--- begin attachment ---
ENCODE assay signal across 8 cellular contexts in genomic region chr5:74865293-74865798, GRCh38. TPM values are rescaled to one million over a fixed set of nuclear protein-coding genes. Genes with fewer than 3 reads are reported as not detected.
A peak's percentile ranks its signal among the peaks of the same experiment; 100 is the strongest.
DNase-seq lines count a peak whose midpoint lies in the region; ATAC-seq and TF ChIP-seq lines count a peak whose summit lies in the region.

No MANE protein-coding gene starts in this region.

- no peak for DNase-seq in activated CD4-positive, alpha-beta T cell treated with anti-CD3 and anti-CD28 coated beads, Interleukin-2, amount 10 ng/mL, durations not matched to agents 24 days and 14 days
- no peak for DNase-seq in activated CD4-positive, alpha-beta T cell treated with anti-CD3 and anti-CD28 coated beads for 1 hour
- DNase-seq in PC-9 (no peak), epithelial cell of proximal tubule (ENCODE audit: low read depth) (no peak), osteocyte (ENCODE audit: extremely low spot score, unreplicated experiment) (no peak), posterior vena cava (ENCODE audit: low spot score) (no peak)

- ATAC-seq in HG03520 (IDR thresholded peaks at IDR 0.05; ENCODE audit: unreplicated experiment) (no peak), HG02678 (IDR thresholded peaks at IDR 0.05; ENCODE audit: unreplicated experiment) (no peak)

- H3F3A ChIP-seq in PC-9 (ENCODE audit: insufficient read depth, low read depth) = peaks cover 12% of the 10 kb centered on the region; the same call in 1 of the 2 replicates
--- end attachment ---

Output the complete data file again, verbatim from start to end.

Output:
ENCODE assay signal across 8 cellular contexts in genomic region chr5:74865293-74865798, GRCh38. TPM values are rescaled to one million over a fixed set of nuclear protein-coding genes. Genes with fewer than 3 reads are reported as not detected.
A peak's percentile ranks its signal among the peaks of the same experiment; 100 is the strongest.
DNase-seq lines count a peak whose midpoint lies in the region; ATAC-seq and TF ChIP-seq lines count a peak whose summit lies in the region.

No MANE protein-coding gene starts in this region.

- no peak for DNase-seq in activated CD4-positive, alpha-beta T cell treated with anti-CD3 and anti-CD28 coated beads, Interleukin-2, amount 10 ng/mL, durations not matched to agents 24 days and 14 days
- no peak for DNase-seq in activated CD4-positive, alpha-beta T cell treated with anti-CD3 and anti-CD28 coated beads for 1 hour
- DNase-seq in PC-9 (no peak), epithelial cell of proximal tubule (ENCODE audit: low read depth) (no peak), osteocyte (ENCODE audit: extremely low spot score, unreplicated experiment) (no peak), posterior vena cava (ENCODE audit: low spot score) (no peak)

- ATAC-seq in HG03520 (IDR thresholded peaks at IDR 0.05; ENCODE audit: unreplicated experiment) (no peak), HG02678 (IDR thresholded peaks at IDR 0.05; ENCODE audit: unreplicated experiment) (no peak)

- H3F3A ChIP-seq in PC-9 (ENCODE audit: insufficient read depth, low read depth) = peaks cover 12% of the 10 kb centered on the region; the same call in 1 of the 2 replicates